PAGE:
Jackie Robinson

Jackie Robinson

The first African-American baseball player to play in the Major League in 1947

Jack Roosevelt Robinson is born on January 31, 1919 in Cairo, Georgia. His parents work as farmers on a foreign property, from which they leave a year later when his father abandons them. Robinson's mother and her five children moved to Pasadena, California.

His mother, after a lot of work, manages to buy a house at 121 Pepper Street, in a white neighborhood. Robinson comes from a poor family, but he lives in a relatively wealthy neighborhood. Thus, from an early age, he faces the bad behavior of their neighbors, as racial discrimination is intense and even violent at that time. Robinson graduated from Washington High School in 1935 and he’s already known for his sport skills. During his studies, he continues to face problems and discrimination due to his color. He is not allowed to use the stadium or other sports facilities, and many venues are strictly segregated for white and black athletes. Nevertheless, Robinson doesn’t  give up and a short time he has the reputation of the greatest and most competitive player in baseball. Robinson is happy when he wins!

He pursued a college athletic career and completed his studies at the University of California, Los Angeles (UCLA) in 1939. Robinson worries about his future and believes his degree will not make him successful! Robinson enlisted in the army in 1942, and he stops sports. Robinson faces again the racial discrimination, as he can neither participate in military programs nor baseball games because of his color. Robinson continues to fight for his rights in the military.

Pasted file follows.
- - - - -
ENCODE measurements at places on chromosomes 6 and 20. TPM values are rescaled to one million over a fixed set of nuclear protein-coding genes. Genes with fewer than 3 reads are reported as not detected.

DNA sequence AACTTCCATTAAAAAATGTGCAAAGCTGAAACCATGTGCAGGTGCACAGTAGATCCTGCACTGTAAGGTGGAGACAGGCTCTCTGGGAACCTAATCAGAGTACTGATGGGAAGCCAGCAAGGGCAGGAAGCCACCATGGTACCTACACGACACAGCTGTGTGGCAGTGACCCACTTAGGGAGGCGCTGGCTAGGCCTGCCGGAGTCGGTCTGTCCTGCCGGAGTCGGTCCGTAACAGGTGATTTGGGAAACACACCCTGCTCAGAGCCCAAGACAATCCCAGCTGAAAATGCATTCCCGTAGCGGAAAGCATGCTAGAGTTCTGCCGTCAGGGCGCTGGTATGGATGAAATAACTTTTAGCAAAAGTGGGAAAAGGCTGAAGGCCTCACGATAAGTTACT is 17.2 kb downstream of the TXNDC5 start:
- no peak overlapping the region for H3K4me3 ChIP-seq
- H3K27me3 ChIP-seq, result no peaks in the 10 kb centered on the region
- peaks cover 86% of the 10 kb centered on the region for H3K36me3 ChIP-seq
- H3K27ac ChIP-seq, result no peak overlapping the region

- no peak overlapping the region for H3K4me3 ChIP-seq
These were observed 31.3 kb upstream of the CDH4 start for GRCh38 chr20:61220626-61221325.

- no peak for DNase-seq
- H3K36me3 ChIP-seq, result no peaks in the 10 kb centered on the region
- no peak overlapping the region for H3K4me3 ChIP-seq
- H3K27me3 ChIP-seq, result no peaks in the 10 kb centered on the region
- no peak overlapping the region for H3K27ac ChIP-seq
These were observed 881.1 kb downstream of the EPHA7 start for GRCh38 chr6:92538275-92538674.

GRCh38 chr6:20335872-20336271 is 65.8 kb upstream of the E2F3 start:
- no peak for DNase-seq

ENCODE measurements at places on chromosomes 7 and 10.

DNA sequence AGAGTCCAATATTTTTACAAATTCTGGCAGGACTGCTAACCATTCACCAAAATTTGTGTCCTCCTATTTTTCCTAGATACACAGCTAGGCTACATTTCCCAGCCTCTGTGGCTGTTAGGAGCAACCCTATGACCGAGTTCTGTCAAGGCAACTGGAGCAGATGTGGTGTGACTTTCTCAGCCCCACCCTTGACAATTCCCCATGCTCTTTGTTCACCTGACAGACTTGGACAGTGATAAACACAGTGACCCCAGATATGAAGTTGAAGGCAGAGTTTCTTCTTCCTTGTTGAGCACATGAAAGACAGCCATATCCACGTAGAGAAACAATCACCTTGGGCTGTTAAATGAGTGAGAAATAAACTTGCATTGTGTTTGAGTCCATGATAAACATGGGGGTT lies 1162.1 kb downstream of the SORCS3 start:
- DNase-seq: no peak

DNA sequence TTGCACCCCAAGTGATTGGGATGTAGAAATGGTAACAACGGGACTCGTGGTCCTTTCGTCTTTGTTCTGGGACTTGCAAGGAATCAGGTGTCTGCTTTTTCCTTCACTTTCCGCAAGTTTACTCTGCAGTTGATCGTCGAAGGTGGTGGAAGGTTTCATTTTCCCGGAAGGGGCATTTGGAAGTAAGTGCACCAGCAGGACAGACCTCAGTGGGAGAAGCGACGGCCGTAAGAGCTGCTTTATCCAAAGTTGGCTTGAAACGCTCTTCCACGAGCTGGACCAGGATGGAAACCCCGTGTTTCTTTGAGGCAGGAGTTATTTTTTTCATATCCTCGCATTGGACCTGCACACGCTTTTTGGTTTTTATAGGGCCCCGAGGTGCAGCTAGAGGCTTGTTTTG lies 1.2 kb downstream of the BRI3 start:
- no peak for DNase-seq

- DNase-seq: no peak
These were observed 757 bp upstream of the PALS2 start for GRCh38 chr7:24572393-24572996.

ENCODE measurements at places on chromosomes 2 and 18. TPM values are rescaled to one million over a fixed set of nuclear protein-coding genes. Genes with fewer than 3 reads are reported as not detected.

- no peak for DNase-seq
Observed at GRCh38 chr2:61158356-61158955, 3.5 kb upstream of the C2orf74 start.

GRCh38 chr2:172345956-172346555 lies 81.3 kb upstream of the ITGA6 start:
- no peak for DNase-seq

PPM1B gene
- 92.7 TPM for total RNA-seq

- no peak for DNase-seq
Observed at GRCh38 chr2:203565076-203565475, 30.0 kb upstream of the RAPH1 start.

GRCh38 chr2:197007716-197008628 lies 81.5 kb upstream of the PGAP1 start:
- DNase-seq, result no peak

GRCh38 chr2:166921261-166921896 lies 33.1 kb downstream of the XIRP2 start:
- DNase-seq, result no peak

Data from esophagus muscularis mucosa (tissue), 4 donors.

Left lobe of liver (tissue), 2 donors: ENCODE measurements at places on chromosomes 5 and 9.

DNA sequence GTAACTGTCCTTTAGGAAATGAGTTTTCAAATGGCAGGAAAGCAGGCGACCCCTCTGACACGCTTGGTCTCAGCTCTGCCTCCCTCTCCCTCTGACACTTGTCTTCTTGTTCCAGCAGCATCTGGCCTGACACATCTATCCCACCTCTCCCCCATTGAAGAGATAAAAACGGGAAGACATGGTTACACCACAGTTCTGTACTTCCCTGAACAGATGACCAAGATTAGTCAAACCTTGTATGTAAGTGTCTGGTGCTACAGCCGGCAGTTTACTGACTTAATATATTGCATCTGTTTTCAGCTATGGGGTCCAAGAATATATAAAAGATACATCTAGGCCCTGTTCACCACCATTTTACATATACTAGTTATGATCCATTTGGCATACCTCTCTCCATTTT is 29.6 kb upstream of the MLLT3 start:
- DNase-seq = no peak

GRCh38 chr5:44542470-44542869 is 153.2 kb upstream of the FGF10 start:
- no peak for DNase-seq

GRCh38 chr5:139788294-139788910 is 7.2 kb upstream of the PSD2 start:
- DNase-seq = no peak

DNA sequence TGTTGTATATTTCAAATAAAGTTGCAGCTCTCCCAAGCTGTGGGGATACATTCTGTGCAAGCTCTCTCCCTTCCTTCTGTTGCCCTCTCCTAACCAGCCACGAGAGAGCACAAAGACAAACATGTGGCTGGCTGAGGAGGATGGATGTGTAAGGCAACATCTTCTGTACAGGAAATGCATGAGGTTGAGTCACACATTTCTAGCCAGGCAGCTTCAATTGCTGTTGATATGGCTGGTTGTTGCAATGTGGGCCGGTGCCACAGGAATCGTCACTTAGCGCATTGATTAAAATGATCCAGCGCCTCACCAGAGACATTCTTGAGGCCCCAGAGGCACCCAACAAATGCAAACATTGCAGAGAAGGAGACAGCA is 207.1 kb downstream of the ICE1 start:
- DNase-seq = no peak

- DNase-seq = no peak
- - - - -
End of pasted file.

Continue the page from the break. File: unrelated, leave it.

After his discharge, Robinson returns to play professional baseball in the Negro leagues. Until 1880 black people could play with white, but since the law on racial segregation was passed in America, Afro-American people shouldn’t be on the same buses, schools, and public facilities as white, and of course they don’t have the right to play baseball in the National Championship. All are going to change when Robinson meets Bradley Rickey, the president of the Brooklyn Dodgers baseball team.

Ricky finds the ideal candidate to prove that black players have a place in the big teams and leagues. He knows that Robinson is not only a talented athlete, but also an educated and respected man. On April 15, 1947, the Dodgers won the match at Ebtez Field with Robinson as a player wearing the jersey "42". On that day, Robinson becomes the new symbol for all black people, who fill the stadiums of America to see him play.

His teammates, however, don’t immediately accept him as a member of their team, while some are hostile or refuse to sit next to him. Coach Leo Duroser informs them that whoever creates a problem, they will leave his team, clarifying that I do not care if the guy is yellow or black or if he has zebra stripes. I am the director of this team and I say that he plays. Robinson turns to be the greatest and the most successful professional baseball player, winning games and awards for the Dodgers. In 1947 he takes title of "Rookie of the Year", while in 1949 he’s recognized as the “Most Valuable Player” of the Year. Robinson is the first Afro-American person in history to receive this title.